Yes, the XC40 Recharge is expensive, but remember it is an electric car. New technology
has always cost more, but take comfort in the fact that it is a heap of fun to drive and offers
decent range. What’s more, we suspect people would prefer to pay this kind of money for
a Volvo rather than some lesser brand.

If this is the future, bring it on!

Looks: 8
Performance: 8.5
Safety: 8
Thirst: 7.5
Practicality: 8
Comfort: 7.5
Tech: 8
Value: 8
Overall: 7.9


Volvo XC40 2.0-litre petrol T4 Momentum, $47,490
Volvo XC40 2.0-litre petrol T4 Inscription, $52,990
Volvo XC40 2.0-litre petrol T5 R-Design, $56,990
Volvo XC40 1.5-litre Plug-in hybrid, $66,990
Volvo XC40 Recharge Pure Electric Single Motor, $72,990
Volvo XC40 Recharge Pure Electric Twin Motor, $79,990
These prices do not include government or dealer delivery charges. Contact your local
Volvo dealer for drive-away prices.

SPECIFICATIONS (Volvo XC40 Recharge Twin, fully electric, twin motor, all-wheel drive)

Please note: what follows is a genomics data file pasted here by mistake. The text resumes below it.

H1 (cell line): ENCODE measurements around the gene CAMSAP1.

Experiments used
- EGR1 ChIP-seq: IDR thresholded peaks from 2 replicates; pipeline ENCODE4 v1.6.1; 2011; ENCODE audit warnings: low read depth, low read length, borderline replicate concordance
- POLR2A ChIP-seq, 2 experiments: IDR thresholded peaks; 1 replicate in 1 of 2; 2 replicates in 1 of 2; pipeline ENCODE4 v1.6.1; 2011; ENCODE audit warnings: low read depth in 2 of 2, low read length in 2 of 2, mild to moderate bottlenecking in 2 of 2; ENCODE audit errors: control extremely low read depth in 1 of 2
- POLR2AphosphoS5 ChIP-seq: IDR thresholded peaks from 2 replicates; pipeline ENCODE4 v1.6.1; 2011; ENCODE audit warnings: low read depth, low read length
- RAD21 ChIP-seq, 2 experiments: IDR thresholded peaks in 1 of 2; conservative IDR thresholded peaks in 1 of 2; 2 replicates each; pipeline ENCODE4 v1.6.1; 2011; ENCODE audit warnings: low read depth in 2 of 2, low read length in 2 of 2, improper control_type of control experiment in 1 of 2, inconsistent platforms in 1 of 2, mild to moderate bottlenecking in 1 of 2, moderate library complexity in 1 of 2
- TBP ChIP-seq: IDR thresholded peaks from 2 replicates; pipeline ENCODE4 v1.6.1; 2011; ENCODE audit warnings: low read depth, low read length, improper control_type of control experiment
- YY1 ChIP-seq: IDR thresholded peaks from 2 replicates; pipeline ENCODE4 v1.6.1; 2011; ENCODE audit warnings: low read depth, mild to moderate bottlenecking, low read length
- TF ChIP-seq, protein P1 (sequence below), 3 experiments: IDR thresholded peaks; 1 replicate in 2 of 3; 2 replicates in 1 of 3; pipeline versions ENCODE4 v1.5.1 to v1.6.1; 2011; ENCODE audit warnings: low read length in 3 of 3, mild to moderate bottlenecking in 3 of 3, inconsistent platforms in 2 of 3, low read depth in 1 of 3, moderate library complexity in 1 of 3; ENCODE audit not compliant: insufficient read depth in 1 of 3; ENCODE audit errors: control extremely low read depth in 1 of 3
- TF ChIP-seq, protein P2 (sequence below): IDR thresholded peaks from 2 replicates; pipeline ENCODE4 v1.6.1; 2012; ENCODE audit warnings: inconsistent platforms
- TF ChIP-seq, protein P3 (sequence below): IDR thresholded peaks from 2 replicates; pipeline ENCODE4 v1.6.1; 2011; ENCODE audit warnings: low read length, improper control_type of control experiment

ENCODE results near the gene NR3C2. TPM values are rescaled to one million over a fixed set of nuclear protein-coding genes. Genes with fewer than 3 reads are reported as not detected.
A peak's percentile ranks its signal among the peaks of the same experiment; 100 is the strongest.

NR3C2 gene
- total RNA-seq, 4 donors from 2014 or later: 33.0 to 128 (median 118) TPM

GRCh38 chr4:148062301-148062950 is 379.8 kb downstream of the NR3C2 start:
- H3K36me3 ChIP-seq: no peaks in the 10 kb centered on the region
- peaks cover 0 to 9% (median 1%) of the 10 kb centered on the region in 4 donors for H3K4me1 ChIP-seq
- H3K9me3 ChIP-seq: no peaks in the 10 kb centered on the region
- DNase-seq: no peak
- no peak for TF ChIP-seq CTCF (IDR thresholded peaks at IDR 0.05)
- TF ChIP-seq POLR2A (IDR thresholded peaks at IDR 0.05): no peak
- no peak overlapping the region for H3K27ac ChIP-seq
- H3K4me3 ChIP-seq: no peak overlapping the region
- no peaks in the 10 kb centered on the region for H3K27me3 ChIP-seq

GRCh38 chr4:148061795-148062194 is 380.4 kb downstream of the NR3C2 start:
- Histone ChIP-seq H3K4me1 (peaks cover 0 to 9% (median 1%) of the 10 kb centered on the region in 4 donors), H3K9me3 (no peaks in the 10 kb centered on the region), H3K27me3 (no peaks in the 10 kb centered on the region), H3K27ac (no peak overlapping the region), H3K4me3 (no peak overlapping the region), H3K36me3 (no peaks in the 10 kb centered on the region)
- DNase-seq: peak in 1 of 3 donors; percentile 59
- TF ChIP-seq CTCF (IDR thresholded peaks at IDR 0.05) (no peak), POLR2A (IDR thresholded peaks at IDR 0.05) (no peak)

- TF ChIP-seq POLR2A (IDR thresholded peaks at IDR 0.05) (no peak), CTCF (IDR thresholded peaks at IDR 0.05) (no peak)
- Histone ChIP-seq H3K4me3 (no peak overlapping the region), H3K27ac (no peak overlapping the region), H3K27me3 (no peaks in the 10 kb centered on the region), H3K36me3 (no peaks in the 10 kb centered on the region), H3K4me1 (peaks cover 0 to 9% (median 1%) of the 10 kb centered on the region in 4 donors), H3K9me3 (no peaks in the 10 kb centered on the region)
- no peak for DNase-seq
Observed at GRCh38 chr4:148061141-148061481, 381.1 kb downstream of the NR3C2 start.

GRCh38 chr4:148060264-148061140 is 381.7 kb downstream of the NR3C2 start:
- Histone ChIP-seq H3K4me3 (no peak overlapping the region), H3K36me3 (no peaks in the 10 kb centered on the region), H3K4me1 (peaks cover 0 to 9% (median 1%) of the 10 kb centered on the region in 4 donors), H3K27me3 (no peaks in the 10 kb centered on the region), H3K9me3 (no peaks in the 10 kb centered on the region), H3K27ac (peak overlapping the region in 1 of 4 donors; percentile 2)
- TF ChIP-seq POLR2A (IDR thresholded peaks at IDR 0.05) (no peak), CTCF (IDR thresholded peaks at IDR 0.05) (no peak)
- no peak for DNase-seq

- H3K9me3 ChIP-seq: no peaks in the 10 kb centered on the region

Battery capacity: 78 kWh
Maximum Power: 300kW from 4350-13,900 rpm
Maximum Torque: 660Nm at 1 rpm
Fuel Type: Electricity
Plug Type: Type 2 CCS
Charging: Up to 11kW (AC) or 150kW (DC)
Maximum range: 418 km
Consumption (WLTP): 25.5 kWh / 100 km
CO2 Emissions: 0 g/km

Single-speed reduction gear transmission, dual electric motors, all-wheel drive

Length: 4425 mm
Wheelbase: 2702 mm
Width: 1910 mm
Height: 1651 mm
Turning Circle: 11.4 metres
Kerb Mass: 2158 kg

Front: 345 x 30 mm ventilated disc
Rear: 340 x 20 mm ventilated disc

5 years / unlimited kilometres

About Chris Riley

Chris Riley has been a journalist for 40 years. He has spent half of his career as a writer, editor and production editor in newspapers, the rest of the time driving and writing about cars both in print and online. His love affair with cars began as a teenager with the purchase of an old VW Beetle, followed by another Beetle and a string of other cars on which he has wasted too much time and money. A self-confessed geek, he’s not afraid to ask the hard questions - at the risk of sounding silly.